The principle that Islamic injunctions can be amended to suit changes dictated by time and social development has been upheld by a long list of Islamic scholars, from Ibnul-Qaiyyam Jauzia and Ibn Khaldun to Allama Iqbal and that makes a strong case for Islam’s compatibility with secularism. (Falsafa Shariat-i-Islam, Majlis Taraqqi-i-Adab).

In Pakistan the advocates of secularism rely mostly on the Quaid-i-Azam’s dictum that religion has nothing to do with the business of the state. Actually, the subcontinental Muslims’ contribution to secularism has a much longer history, beginning (if not earlier) with Allauddin Khilji’s refusal to follow Qazi Mughis’s plea to convert or kill the more numerous non-Muslims. Babar advised Humayun to treat people’s religious affiliations as changing seasons and Aurangzeb scolded his teacher for making him waste his time on Arabic grammar while he should have been taught governance in a world that was larger than Shah Jahan’s kingdom. All these ideas bore the stamp of secularism.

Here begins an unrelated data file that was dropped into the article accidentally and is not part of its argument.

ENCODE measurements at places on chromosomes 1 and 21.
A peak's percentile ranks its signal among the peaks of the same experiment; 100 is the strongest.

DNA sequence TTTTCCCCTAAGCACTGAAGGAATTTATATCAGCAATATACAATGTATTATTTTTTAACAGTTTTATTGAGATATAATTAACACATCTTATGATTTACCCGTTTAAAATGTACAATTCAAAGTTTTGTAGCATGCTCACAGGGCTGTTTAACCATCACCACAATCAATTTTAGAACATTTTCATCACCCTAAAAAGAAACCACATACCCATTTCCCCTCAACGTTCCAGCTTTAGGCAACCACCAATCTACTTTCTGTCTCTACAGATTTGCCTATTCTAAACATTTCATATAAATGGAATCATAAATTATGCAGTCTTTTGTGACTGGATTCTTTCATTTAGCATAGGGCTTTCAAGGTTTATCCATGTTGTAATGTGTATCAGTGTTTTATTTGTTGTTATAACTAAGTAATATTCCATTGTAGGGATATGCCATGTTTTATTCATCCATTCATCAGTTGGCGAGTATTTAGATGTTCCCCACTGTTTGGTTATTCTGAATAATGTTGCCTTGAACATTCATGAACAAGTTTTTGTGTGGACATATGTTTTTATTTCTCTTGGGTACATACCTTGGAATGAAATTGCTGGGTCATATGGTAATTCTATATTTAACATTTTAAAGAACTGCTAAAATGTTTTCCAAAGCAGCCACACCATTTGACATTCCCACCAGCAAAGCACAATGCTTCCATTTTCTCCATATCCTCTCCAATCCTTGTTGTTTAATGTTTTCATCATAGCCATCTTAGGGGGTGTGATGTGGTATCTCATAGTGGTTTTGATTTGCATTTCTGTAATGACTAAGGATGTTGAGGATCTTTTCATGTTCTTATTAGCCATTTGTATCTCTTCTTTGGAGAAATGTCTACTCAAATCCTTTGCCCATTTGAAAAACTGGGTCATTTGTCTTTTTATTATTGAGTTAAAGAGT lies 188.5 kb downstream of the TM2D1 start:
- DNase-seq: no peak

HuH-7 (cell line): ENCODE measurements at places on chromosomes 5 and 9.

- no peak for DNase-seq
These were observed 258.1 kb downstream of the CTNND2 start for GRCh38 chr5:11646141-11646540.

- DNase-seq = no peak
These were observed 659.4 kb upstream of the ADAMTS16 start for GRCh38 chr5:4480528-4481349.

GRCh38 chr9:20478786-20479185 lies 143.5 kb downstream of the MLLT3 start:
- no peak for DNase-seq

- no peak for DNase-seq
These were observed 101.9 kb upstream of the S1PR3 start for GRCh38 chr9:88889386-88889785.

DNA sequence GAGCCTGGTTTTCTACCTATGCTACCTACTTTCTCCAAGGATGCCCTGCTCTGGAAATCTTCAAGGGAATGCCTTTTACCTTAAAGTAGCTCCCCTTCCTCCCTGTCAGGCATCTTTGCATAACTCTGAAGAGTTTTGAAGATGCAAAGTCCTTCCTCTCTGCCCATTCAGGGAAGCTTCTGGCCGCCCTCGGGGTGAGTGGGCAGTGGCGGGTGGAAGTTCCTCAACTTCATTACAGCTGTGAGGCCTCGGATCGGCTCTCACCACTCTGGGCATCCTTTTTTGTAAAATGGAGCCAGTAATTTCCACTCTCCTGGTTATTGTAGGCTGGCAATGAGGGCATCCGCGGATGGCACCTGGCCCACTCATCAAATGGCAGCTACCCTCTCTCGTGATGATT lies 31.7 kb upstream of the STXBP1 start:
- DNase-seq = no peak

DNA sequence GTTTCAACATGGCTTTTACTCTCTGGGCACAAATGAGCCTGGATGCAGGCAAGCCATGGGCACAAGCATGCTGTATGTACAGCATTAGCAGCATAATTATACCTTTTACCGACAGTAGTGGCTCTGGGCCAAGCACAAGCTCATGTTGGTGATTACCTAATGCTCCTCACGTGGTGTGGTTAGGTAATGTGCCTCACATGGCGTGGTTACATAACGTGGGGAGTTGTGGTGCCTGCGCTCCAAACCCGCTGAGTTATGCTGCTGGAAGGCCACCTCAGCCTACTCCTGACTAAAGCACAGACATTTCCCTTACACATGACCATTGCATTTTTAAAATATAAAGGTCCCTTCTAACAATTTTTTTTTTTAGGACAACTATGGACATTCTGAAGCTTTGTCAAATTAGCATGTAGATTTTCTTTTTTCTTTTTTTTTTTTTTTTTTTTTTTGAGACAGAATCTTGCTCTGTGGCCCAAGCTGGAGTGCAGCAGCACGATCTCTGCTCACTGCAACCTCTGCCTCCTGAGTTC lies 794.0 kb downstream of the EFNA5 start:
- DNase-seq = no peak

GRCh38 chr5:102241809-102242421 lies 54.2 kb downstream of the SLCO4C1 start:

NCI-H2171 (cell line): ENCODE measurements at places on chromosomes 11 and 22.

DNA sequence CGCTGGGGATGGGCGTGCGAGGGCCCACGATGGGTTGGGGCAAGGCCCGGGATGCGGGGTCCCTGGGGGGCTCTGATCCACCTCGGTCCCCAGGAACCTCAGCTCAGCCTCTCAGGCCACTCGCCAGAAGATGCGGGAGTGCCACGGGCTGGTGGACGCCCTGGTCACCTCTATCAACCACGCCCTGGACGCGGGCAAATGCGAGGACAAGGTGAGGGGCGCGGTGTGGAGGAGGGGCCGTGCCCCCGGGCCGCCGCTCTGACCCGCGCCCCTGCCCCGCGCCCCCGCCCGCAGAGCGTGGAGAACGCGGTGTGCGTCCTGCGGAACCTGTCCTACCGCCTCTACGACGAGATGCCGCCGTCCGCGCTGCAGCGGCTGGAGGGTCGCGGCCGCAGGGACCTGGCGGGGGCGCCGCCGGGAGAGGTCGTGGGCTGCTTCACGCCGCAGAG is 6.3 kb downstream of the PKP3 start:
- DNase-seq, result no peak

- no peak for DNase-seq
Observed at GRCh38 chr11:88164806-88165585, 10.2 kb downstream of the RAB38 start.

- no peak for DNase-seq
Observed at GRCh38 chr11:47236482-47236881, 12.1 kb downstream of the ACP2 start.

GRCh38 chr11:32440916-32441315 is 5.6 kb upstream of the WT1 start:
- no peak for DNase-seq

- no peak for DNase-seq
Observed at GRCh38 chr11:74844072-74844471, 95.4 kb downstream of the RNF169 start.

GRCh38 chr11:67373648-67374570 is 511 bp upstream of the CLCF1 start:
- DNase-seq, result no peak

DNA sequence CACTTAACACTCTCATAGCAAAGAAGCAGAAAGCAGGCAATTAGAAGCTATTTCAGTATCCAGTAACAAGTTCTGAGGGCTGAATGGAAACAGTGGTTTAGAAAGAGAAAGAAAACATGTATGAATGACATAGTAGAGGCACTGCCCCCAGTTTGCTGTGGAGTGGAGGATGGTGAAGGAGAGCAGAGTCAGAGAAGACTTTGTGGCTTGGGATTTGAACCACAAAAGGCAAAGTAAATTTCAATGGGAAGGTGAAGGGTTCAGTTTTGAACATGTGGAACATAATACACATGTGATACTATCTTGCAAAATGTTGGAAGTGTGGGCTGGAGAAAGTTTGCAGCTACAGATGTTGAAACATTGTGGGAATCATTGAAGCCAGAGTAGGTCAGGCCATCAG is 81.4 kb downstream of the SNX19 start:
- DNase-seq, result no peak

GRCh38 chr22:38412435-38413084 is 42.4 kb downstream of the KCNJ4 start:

In the modern phase of our history, Syed Ahmad Khan is considered the founder of the movement for Pakistan. He declared “the root cause of people’s misfortune lies in mixing the problems of the world with the problems of religion that are immutable…. Mixing of the affairs of the world with the affairs of religion is madness … conditions of society and civilisation change day by day, therefore, they cannot be part of religious commandments”. (Sibte Hassan in the Battle of ideas in Pakistan, Pakistan Publishing House, 1986).

Pakistan’s anti-secularism lobby has little respect for Allama Iqbal though quite a few mujavirs have won comfort by selling his name. In Iqbal’s life 1930 was a most significant year. It was the year he delivered the Madras Lectures, later on published in a book The Reconstruction of Religious Thought in Islam, and it was the year when he addressed the Allahabad session of the Muslim League.